All you have to do is change your browser’s homepage to Yahoo! by July 1 and Yahoo! will donate $10 to GFC. Easy enough, right? So go for it.

 

Help Put An End to Gay Bullying in Schools

1568 Signatures needed…Have you signed the petition?

Petitions by Change.org|Start a Petition »

Sign & spread the word:

Tweet: Have you signed the petition to Help Put An End to Bullying in Schools? 1616 more needed! (RT) http://t.co/gwlwOps via @change

Be sure to sign up on Change.org to continue to make a difference and support your causes. If you’re already on there, let’s connect.

Making A Difference

In a previous post, I mentioned how much I love walking.  When walking for a CAUSE, it’s even sweeter, which is what I will be doing  next weekend during the National Memory Walk.  I, personally, have not had Alzheimer’s hit close to home but that is not a requirement to raise awareness and walk for a good cause.  I am one of the Memory Muses and if you’re local, we would love for you to stop by our fundraising happy hour tonight at Coco Sala. Besides, who doesn’t love red wine & chocolate?

http://twtvite.com/MemoryMuses

If you are not local, you can always contribute to the cause through my page.

You can also make a purchase from my Etsy shop and I will be donating 25% of my profits to my goal of $500. Grab an awesome picture for your home & contribute to a good cause. What could be better?

Speaking of making a difference, you guys know that I’m currently interning with myImpact, which is a brand new online platform to track your volunteer activity through Twitter & the web.  We have an exciting few months ahead of us and I’m excited to be a part of the team.  If you do any volunteering at all, you should sign up and check out our tool to track your impact.  We want feedback from our users to mold the platform to be as effective and useful as possible.  It’s exciting to be a part of a project working toward making an impact and recognizing, as well as encouraging those of you who volunteer and make a difference in your community.

24 Hours of Booty: Please Read

I say again and again that I have amazing friends. They never fail me in being extraordinary and today, I want to reach out for my friend Sarah who will be doing something extraordinary for a very worthy cause…I’ll let her tell you in her own words but at the end of this, please contribute to her cause…even if it’s $5…and pass this on:

24 Hours of Booty!

Join me as I fight cancer by riding 24 hours

On September 23, 2009, I’ll be riding my bike in 24 Hours of Booty, a fundraising event for the Lance Armstrong Foundation, which supports national and local cancer initiatives.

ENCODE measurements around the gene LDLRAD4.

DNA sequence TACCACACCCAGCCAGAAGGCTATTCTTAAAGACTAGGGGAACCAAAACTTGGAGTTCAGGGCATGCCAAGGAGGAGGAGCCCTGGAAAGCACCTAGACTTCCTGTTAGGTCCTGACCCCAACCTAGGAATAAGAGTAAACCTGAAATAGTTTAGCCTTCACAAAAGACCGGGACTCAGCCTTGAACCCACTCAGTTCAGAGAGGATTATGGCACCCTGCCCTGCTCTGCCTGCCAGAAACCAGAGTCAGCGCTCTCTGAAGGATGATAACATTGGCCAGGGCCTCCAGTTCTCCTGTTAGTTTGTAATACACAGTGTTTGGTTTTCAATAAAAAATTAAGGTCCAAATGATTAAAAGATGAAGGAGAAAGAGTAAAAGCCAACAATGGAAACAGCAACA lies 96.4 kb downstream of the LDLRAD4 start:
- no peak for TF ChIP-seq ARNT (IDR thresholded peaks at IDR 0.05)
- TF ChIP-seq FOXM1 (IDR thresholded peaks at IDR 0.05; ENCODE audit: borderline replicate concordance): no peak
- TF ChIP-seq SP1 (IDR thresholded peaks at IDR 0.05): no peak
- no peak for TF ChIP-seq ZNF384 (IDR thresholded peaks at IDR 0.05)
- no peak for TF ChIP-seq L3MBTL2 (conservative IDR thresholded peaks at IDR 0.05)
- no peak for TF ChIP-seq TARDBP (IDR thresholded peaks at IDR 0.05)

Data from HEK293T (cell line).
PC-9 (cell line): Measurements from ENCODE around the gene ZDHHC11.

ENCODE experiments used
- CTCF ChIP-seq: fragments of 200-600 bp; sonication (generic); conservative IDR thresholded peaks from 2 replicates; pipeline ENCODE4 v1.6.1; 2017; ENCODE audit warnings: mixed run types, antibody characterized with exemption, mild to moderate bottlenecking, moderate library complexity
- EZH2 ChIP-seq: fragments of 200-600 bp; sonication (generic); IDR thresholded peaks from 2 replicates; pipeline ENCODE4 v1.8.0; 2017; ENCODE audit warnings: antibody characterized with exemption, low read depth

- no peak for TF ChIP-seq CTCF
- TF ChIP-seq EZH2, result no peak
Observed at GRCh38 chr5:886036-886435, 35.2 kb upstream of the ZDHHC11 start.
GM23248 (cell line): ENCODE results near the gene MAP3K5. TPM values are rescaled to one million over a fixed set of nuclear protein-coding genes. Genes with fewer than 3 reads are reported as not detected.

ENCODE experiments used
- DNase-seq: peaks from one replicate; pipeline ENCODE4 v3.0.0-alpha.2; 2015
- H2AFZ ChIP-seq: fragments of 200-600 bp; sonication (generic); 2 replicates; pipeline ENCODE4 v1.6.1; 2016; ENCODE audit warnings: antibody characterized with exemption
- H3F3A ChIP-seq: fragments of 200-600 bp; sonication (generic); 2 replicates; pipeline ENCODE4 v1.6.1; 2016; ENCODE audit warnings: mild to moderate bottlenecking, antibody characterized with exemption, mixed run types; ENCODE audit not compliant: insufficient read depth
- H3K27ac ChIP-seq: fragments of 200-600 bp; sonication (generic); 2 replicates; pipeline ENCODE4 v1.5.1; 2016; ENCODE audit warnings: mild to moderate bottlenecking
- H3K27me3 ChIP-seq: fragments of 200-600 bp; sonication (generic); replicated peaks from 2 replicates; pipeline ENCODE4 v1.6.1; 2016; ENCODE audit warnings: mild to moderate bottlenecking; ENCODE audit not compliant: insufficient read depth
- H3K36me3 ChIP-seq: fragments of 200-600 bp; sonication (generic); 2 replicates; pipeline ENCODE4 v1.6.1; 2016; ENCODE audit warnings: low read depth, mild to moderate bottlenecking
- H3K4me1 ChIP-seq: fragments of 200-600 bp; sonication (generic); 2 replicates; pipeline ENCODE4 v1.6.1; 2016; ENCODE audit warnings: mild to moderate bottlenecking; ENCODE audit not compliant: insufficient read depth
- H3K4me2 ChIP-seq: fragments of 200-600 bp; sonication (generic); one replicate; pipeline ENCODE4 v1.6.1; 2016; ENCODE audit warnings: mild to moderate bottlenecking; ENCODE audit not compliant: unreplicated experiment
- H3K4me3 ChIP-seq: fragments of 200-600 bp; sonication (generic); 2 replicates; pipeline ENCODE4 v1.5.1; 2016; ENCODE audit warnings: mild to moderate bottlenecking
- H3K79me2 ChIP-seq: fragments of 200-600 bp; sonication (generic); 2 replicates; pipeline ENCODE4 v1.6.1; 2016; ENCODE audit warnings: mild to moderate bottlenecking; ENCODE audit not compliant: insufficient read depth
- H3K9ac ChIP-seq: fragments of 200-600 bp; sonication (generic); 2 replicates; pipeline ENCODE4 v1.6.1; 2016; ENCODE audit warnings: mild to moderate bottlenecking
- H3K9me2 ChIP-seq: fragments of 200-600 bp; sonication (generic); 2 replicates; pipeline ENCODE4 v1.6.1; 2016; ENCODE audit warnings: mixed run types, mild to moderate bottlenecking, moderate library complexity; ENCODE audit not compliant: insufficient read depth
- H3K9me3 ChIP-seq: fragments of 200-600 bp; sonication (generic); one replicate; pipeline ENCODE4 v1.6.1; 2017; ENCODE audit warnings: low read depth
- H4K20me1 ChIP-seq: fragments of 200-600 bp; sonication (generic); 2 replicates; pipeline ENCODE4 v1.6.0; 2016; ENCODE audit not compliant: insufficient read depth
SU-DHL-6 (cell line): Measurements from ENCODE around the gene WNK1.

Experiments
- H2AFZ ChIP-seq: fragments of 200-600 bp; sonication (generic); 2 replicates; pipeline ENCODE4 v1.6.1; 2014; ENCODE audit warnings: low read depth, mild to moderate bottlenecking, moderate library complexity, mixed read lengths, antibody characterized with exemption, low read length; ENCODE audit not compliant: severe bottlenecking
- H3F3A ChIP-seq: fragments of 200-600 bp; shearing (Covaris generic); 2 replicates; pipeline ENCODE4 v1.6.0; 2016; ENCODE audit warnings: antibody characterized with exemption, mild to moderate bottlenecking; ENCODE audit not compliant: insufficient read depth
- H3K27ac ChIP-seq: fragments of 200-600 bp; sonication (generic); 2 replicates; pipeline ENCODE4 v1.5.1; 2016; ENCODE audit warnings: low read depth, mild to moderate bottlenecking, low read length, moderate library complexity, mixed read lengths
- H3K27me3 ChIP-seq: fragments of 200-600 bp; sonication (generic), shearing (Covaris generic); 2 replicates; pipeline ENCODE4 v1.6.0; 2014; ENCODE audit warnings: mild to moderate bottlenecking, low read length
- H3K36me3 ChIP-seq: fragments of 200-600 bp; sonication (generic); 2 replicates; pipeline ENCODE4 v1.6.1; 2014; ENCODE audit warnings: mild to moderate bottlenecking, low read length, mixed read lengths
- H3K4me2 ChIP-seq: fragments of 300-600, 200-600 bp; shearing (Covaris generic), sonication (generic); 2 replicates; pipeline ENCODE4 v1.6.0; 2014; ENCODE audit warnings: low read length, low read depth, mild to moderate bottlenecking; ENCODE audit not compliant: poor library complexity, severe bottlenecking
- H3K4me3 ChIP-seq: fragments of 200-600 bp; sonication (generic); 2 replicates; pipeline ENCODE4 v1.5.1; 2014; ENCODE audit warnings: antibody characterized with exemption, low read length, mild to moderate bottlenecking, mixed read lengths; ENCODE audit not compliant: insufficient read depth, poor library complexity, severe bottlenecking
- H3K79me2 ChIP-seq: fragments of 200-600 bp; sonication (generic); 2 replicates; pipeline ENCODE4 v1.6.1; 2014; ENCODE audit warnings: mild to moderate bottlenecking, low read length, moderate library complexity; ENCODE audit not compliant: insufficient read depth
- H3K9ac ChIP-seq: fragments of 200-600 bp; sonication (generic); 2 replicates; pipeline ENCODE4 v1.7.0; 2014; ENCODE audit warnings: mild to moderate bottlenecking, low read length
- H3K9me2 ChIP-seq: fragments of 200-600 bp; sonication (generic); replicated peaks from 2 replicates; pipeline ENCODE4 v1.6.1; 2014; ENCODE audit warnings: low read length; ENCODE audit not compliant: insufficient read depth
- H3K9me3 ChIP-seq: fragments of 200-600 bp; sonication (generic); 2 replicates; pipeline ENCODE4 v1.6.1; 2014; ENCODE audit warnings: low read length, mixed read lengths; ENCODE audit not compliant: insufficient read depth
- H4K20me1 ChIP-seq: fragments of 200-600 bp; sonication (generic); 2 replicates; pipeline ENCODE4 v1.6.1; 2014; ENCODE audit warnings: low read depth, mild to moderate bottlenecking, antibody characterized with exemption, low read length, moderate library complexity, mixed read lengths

24 Hours of Booty, which originated in my home state of North Carolina, is the official 24-hour cycling event of the Lance Armstrong Foundation. Over the course of 24 hours (plus food and nap time, of course), I’ll be riding my bike at least 100 miles.

Founded in 1997 by cancer survivor and kick-ass cyclist, Lance Armstrong, the LAF provides the information and tools people living with cancer need to live strong.

My goal is to raise $500 for the Lance Armstrong Foundation, and I would love your support. Funds I raise will go to worthy recipients including the Ulman Cancer Fund for Young Adults, the Brain Tumor Fund, Keep Pounding, Johns Hopkins, and the Hendrick Marrow Program. For more information, visit www.24hoursofbooty.org.

Why I’m Riding

“If children have the ability to ignore all odds and percentages, then maybe we can all learn from them. When you think about it, what other choice is there but to hope? We have two options, medically and emotionally: give up, or fight like hell.”
– Lance Armstrong

I’m fortunate to be able to say that no one close to me has passed away from cancer. I have known many strong, amazing individuals who have fought cancer and have beat it, time and again.

I’m riding so that I can continue to say “no one close to me has passed away from cancer.” I’m riding to provide young cancer patients with the support they need to keep up the fight. I’m riding to ensure that leukemia patients have access to bone marrow donors. I’m riding for cutting-edge medical research that might one day put an end to cancer altogether. I’m riding for you, your friends, and your family. Please support me today.

Please click here to support Sarah!